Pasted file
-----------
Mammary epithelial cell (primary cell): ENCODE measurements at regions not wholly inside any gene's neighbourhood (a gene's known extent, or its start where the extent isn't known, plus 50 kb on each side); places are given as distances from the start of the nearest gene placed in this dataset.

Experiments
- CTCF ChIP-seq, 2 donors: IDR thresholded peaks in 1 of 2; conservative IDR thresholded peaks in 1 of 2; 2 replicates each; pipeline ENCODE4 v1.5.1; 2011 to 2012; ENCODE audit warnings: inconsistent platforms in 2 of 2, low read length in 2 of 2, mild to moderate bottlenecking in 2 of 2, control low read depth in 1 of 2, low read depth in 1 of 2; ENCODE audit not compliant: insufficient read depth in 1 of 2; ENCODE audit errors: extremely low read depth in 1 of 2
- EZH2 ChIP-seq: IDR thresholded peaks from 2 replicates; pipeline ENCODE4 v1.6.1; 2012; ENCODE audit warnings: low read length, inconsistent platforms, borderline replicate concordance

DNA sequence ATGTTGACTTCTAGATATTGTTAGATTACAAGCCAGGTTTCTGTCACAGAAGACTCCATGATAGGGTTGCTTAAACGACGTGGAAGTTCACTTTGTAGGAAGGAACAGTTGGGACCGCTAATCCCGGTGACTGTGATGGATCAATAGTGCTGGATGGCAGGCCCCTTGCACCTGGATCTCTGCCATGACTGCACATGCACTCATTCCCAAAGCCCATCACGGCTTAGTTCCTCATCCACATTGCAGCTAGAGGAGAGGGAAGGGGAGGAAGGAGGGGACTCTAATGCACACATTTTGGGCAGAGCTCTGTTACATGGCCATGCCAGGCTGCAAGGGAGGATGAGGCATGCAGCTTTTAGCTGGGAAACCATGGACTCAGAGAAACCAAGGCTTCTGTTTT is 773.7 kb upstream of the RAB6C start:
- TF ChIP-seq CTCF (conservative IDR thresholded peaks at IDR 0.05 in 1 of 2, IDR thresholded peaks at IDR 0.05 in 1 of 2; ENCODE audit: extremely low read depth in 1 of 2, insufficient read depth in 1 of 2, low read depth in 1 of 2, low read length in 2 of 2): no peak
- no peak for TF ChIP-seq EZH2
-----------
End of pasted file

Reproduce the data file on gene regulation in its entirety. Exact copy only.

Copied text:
Mammary epithelial cell (primary cell): ENCODE measurements at regions not wholly inside any gene's neighbourhood (a gene's known extent, or its start where the extent isn't known, plus 50 kb on each side); places are given as distances from the start of the nearest gene placed in this dataset.

Experiments
- CTCF ChIP-seq, 2 donors: IDR thresholded peaks in 1 of 2; conservative IDR thresholded peaks in 1 of 2; 2 replicates each; pipeline ENCODE4 v1.5.1; 2011 to 2012; ENCODE audit warnings: inconsistent platforms in 2 of 2, low read length in 2 of 2, mild to moderate bottlenecking in 2 of 2, control low read depth in 1 of 2, low read depth in 1 of 2; ENCODE audit not compliant: insufficient read depth in 1 of 2; ENCODE audit errors: extremely low read depth in 1 of 2
- EZH2 ChIP-seq: IDR thresholded peaks from 2 replicates; pipeline ENCODE4 v1.6.1; 2012; ENCODE audit warnings: low read length, inconsistent platforms, borderline replicate concordance

DNA sequence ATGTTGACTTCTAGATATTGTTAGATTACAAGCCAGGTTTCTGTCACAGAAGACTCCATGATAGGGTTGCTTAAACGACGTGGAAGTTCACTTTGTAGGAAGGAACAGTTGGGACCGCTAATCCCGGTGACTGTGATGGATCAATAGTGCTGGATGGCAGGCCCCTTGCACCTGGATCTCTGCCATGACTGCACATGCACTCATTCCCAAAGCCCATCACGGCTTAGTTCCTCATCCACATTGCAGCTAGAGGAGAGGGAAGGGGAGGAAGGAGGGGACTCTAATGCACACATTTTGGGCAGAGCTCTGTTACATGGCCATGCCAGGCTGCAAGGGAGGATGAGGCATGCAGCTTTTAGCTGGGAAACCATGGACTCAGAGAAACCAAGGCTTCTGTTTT is 773.7 kb upstream of the RAB6C start:
- TF ChIP-seq CTCF (conservative IDR thresholded peaks at IDR 0.05 in 1 of 2, IDR thresholded peaks at IDR 0.05 in 1 of 2; ENCODE audit: extremely low read depth in 1 of 2, insufficient read depth in 1 of 2, low read depth in 1 of 2, low read length in 2 of 2): no peak
- no peak for TF ChIP-seq EZH2